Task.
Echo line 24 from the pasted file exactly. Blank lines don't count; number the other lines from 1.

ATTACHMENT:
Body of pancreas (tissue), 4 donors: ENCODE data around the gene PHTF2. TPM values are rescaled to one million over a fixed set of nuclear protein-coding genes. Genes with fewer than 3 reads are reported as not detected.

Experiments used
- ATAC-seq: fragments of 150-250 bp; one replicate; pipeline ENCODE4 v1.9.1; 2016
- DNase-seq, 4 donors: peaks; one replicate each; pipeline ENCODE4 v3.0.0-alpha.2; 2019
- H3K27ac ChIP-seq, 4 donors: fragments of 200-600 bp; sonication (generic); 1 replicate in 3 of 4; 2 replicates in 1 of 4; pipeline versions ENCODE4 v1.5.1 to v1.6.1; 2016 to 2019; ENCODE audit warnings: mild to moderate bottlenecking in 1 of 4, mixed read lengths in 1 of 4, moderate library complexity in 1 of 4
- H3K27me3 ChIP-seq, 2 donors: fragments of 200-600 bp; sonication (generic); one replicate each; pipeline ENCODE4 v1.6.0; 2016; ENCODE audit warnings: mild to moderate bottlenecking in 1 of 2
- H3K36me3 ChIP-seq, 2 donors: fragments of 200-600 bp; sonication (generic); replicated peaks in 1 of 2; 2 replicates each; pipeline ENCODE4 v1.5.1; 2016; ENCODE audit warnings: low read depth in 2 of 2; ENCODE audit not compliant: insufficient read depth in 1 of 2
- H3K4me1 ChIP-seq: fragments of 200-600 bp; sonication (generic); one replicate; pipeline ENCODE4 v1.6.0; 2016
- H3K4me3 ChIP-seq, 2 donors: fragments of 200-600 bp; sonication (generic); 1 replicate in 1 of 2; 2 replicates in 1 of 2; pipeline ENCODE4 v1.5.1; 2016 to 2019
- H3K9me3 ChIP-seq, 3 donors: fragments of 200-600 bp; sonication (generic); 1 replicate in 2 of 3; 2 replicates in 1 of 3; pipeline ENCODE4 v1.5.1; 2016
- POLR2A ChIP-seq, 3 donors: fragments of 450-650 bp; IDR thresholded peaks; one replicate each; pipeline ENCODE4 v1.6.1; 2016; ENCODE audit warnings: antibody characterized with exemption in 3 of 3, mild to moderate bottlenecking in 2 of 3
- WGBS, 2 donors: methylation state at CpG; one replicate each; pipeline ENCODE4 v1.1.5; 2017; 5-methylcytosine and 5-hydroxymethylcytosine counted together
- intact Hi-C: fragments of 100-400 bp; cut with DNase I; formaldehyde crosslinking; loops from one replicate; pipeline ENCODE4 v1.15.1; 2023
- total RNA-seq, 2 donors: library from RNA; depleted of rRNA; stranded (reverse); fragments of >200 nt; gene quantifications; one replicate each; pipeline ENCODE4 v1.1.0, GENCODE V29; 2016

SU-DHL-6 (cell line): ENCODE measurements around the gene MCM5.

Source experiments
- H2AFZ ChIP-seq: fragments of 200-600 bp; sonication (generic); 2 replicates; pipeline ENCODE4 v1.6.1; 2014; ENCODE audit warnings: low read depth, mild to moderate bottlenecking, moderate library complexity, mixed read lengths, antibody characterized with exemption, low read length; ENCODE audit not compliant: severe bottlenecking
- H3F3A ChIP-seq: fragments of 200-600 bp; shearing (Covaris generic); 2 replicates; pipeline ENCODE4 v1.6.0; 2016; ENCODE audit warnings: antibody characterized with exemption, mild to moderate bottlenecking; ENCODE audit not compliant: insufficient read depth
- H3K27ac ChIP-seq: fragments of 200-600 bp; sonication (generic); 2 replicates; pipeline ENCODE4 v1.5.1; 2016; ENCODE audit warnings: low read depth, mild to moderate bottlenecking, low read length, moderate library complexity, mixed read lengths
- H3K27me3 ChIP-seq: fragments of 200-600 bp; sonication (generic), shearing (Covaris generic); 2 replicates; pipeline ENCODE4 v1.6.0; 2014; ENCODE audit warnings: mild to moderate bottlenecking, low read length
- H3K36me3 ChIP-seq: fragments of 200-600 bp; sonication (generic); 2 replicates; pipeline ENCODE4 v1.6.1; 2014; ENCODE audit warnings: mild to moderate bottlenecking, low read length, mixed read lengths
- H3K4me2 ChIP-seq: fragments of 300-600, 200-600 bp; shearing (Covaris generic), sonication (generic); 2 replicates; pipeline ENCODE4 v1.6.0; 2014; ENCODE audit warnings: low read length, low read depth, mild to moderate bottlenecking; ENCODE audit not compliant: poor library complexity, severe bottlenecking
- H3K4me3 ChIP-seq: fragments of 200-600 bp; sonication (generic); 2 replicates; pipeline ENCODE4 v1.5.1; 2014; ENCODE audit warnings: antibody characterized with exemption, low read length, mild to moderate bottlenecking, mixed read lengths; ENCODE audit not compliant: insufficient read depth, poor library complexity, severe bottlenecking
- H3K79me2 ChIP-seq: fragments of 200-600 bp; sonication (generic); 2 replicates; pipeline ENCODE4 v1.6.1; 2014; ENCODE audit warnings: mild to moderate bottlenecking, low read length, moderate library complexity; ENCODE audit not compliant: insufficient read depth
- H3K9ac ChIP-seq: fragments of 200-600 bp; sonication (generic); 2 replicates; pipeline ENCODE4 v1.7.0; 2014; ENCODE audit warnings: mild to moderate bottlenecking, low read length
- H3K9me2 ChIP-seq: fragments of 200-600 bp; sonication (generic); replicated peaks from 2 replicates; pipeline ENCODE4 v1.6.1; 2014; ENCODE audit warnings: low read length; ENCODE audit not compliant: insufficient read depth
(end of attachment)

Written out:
- H3K79me2 ChIP-seq: fragments of 200-600 bp; sonication (generic); 2 replicates; pipeline ENCODE4 v1.6.1; 2014; ENCODE audit warnings: mild to moderate bottlenecking, low read length, moderate library complexity; ENCODE audit not compliant: insufficient read depth